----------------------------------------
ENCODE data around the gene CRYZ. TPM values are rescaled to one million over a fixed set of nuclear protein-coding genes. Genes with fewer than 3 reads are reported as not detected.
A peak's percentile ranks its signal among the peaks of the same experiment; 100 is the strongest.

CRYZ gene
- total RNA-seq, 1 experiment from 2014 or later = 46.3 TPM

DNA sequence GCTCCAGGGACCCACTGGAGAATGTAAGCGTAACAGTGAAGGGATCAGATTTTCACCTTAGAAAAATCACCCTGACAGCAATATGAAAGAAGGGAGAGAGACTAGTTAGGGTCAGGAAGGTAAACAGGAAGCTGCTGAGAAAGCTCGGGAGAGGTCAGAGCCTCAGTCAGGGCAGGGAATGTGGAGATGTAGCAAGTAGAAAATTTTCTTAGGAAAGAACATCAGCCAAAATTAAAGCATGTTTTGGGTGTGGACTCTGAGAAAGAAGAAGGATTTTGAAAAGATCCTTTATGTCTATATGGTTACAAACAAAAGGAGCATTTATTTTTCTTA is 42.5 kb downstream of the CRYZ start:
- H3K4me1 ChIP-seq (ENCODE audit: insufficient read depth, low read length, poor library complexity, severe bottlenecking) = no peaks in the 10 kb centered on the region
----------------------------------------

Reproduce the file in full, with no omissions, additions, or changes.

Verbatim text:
ENCODE data around the gene CRYZ. TPM values are rescaled to one million over a fixed set of nuclear protein-coding genes. Genes with fewer than 3 reads are reported as not detected.
A peak's percentile ranks its signal among the peaks of the same experiment; 100 is the strongest.

CRYZ gene
- total RNA-seq, 1 experiment from 2014 or later = 46.3 TPM

DNA sequence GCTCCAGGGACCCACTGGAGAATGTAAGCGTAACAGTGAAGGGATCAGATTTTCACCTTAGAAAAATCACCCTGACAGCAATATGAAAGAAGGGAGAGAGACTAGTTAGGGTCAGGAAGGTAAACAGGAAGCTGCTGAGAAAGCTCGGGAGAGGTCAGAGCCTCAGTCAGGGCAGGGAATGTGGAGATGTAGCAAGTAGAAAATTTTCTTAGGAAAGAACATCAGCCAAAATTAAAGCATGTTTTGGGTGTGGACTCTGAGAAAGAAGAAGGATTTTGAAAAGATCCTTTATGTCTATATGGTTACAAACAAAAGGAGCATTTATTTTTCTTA is 42.5 kb downstream of the CRYZ start:
- H3K4me1 ChIP-seq (ENCODE audit: insufficient read depth, low read length, poor library complexity, severe bottlenecking) = no peaks in the 10 kb centered on the region